Irrational Chess is a 2-player chess variant introduced by Max Koval in 2023. The game is played on an unconventionally shaped board made of tetragons and uses an extended chess set with one additional pawn and bishop per side.
White: king f3; queen d2; bishop c2, e2, g3; knight b1, h3, rook a1, i3; pawn a2, b2, c3, d3, e3. f4, g4, h4, i5.
Black: king d8; queen f9; bishop c8, e9, g9; knight b8, h10; rook a7, i10; pawn a6, b7, c7, e7, d8, h8, g8, h9, i9.
The way coordinates work is shown below:
The rook moves an arbitrary number of spaces in any orthogonal direction. This is movement in a periodic zig-zag alike line vertically, and in a straight line horizontally along a series of spaces connected by shared sides. When any two spaces share a common side, they are said to be orthogonally adjacent. The rook seems to have the most obvious way of movement, where every cell is followed by the next one from the previous cells' outer side.
On gray-colored cells, its movement remains the same except that there are no horizontal directions, instead all four directions are vertical, and all other rhomboid cells of the same column are attacked twice. For example on e7 in can move in both ways like d7, e8, f9, e9; or f8, e8, d8, e9; etc.
Similar to the rook, but in any of four possible diagonal directions. On this board, the bishop intuitively has a variety of other ways to move, so I interpreted the simplest where it moves like a normal chess bishop if gray-colored cell would be excluded (left-up: c5, a5...; right-up: f6, g7, i9...; etc).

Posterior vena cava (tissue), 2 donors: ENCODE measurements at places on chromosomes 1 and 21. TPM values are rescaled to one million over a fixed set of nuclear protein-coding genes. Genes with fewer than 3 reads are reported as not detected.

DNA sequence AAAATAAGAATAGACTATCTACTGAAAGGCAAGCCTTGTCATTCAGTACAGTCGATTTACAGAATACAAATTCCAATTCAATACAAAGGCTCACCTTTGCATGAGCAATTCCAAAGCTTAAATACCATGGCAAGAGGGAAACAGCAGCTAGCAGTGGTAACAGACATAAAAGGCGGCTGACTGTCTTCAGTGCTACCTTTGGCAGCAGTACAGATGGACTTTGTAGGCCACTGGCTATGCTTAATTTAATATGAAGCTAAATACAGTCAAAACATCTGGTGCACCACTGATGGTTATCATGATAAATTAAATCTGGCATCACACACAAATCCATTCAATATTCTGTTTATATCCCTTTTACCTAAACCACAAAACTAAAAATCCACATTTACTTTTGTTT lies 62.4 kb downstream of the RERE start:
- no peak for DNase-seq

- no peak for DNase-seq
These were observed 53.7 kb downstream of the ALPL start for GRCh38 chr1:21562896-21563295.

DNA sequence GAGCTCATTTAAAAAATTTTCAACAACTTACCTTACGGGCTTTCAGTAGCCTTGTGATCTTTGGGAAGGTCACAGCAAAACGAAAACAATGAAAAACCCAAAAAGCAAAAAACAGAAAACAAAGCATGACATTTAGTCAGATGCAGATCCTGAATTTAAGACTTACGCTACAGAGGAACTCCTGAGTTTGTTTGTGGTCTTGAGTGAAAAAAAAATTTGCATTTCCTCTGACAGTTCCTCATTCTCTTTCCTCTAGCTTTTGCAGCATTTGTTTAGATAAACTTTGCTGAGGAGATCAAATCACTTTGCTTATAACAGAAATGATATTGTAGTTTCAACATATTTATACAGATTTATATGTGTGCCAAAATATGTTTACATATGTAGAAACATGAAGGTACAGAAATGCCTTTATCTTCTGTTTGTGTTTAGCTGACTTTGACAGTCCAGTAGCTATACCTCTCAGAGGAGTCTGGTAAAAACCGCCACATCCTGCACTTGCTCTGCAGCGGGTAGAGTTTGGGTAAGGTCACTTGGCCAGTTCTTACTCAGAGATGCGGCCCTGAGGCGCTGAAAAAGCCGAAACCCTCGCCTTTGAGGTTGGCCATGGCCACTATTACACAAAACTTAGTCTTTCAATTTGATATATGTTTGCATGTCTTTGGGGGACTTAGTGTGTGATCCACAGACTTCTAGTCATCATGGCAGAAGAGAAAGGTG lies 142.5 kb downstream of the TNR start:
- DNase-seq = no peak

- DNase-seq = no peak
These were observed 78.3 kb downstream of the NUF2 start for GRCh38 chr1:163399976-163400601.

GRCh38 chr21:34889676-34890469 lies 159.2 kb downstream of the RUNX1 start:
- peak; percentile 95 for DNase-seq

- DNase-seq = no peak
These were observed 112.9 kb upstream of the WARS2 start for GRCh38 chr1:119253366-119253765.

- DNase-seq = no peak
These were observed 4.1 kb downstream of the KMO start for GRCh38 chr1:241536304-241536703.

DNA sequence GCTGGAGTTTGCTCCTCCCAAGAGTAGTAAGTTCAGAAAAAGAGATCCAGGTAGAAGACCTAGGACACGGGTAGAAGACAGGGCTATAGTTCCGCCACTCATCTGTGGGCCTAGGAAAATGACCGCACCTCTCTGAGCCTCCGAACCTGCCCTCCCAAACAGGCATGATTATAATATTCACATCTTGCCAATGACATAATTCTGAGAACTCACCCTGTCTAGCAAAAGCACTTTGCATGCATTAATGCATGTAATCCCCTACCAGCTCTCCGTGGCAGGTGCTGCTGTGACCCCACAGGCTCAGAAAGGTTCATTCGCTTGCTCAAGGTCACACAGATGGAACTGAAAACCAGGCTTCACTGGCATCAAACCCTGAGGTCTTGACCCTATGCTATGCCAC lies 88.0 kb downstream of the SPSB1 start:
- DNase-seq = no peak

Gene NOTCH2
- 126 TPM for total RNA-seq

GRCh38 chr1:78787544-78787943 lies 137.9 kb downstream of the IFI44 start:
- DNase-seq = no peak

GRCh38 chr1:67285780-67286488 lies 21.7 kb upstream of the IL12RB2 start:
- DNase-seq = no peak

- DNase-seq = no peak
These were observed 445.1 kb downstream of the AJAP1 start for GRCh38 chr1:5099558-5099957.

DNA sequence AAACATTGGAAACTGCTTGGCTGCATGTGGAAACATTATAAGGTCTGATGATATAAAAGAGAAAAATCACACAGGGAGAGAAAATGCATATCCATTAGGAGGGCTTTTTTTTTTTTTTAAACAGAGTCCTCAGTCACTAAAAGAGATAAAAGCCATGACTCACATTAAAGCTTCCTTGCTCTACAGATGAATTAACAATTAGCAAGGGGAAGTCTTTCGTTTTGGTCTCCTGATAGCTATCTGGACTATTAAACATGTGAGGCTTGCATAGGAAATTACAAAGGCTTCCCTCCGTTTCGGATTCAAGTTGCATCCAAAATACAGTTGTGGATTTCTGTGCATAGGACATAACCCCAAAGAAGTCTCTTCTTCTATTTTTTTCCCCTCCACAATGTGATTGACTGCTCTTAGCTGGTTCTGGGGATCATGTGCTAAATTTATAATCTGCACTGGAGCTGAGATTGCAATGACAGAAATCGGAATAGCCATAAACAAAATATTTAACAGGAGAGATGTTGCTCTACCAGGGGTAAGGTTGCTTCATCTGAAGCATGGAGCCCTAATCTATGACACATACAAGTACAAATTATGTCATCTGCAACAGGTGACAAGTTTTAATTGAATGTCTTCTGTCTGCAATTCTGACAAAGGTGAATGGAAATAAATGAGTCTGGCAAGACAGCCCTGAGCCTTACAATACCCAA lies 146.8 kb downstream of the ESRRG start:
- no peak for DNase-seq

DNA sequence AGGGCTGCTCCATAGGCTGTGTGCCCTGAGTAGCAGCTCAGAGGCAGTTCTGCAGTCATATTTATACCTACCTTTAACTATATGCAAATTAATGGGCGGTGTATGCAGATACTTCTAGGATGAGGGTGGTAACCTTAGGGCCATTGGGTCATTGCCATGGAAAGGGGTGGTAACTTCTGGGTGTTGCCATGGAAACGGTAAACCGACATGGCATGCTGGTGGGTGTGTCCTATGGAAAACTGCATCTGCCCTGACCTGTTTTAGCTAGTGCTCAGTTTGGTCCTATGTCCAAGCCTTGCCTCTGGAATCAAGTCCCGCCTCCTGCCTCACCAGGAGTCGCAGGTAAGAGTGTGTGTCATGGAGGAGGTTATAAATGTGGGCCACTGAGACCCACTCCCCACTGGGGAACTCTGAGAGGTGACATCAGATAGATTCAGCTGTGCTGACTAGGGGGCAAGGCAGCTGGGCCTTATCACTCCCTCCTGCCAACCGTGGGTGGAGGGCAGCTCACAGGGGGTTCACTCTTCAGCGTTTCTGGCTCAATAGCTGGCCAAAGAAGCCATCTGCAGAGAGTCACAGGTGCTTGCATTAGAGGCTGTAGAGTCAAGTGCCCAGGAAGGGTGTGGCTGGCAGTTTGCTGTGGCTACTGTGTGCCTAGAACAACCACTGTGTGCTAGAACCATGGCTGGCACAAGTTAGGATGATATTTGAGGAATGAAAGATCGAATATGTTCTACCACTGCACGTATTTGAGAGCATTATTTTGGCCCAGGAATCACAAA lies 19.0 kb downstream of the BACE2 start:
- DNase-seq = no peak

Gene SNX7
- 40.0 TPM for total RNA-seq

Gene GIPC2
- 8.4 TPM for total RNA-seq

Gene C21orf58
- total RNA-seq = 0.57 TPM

The gray-celled bishop moves like a regular chess bishop, except that the vertical cells are not visually connected to each other. For example on b5, it can move horizontally to e6 and h7; vertically it will be like b6, b7, and b8.
The queen moves like the rook and bishop combined.
The king moves like the queen, but in one cell in any direction only. Only short castling is possible: king f3-c2 and rook a1-d2; black: king d8-g9 and rook i10-f9.
The knight's move can be defined as one step in an orthogonal direction, and then one step diagonally in an outward direction. As in standard chess, the knight jumps, and the piece that is jumped over is further not affected by it.
On gray-colored cells, its movement idea remains the same: for example, knight e6 can move to c7, d7, f8 and g8.
The pawn's move may look differently depending on which cell it is currently placed; three different types of movement are shown below. Pawn c3 can passively move to h5, i6 (double step), and attack on f5 or i6; pawn c5 can passively move to b5 and attack on a5 or d5; pawn b2 can passively move to a2, c3 or b3 (double step), and attack on b3. If cells a2 and c3 are occupied by other pieces, pawn b2 cannot passively move to h3, but it still can attack it diagonally. En passant is possible.
With all the mentioned exceptions, other rules are the same as in orthodox chess.
A king and its rook can easily checkmate a lone king; the rook by itself is capable to checkmate a king without assistance.
A king and its bishop cannot checkmate a lone king, since it is technically impossible. It is possible to checkmate a king using two or three bishops, but it is unknown if checkmate can be enforced.
A king and its knight cannot checkmate a lone king; two knights can checkmate a lone king but it is unlikely that checkmate can be enforced.
A king and its bishop and knight can checkmate a lone king but it is unlikely that checkmate can be enforced.
In some positions, it is possible for a king to lead its pawn to the promotion zone.
Scholar's Mate: 1.d4 f7 2.Qg5 Nd7 3.ih5 e7 4.Bi5 Nf8 5.Qxc7#.
Mate in 2 (w: Kc1; Qd4; Rg4. b: Kg8; Rf9; f7, h5);
Mate in 3 (w: Kf3; Ra1; Bb5; Ni6. b: Kh3; Qg9; Ri7; c4, h6);
Mate in 6 (w: Ke7; Ri4. b: Ka6; Qi10; Ri7; Bh7; Ne8; c7).
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By Max Koval.
Last revised by Max Koval.
Web page created: 2023-03-14. Web page last updated: 2023-06-22